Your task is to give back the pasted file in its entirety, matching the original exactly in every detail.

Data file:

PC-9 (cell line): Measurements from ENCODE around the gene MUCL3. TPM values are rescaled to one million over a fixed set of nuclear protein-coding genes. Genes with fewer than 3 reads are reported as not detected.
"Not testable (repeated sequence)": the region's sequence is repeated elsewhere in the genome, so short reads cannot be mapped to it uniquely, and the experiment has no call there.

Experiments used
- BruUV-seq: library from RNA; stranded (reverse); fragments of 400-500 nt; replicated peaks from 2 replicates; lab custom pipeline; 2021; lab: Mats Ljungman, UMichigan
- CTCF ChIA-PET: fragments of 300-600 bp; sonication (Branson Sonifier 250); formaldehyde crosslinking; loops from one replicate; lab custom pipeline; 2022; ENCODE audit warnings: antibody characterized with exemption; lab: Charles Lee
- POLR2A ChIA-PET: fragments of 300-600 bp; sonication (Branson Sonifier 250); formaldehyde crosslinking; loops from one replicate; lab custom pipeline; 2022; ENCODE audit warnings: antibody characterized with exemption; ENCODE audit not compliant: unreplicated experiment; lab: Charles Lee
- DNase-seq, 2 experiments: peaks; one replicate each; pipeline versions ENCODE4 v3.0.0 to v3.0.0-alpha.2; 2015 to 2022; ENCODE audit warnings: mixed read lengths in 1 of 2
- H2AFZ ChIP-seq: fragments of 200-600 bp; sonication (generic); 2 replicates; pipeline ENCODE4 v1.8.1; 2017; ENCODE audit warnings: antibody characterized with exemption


PC-9 (cell line): Measurements from ENCODE around the gene MUCL3. TPM values are rescaled to one million over a fixed set of nuclear protein-coding genes. Genes with fewer than 3 reads are reported as not detected.
"Not testable (repeated sequence)": the region's sequence is repeated elsewhere in the genome, so short reads cannot be mapped to it uniquely, and the experiment has no call there.

Experiments used
- BruUV-seq: library from RNA; stranded (reverse); fragments of 400-500 nt; replicated peaks from 2 replicates; lab custom pipeline; 2021; lab: Mats Ljungman, UMichigan
- CTCF ChIA-PET: fragments of 300-600 bp; sonication (Branson Sonifier 250); formaldehyde crosslinking; loops from one replicate; lab custom pipeline; 2022; ENCODE audit warnings: antibody characterized with exemption; lab: Charles Lee
- POLR2A ChIA-PET: fragments of 300-600 bp; sonication (Branson Sonifier 250); formaldehyde crosslinking; loops from one replicate; lab custom pipeline; 2022; ENCODE audit warnings: antibody characterized with exemption; ENCODE audit not compliant: unreplicated experiment; lab: Charles Lee
- DNase-seq, 2 experiments: peaks; one replicate each; pipeline versions ENCODE4 v3.0.0 to v3.0.0-alpha.2; 2015 to 2022; ENCODE audit warnings: mixed read lengths in 1 of 2
- H2AFZ ChIP-seq: fragments of 200-600 bp; sonication (generic); 2 replicates; pipeline ENCODE4 v1.8.1; 2017; ENCODE audit warnings: antibody characterized with exemption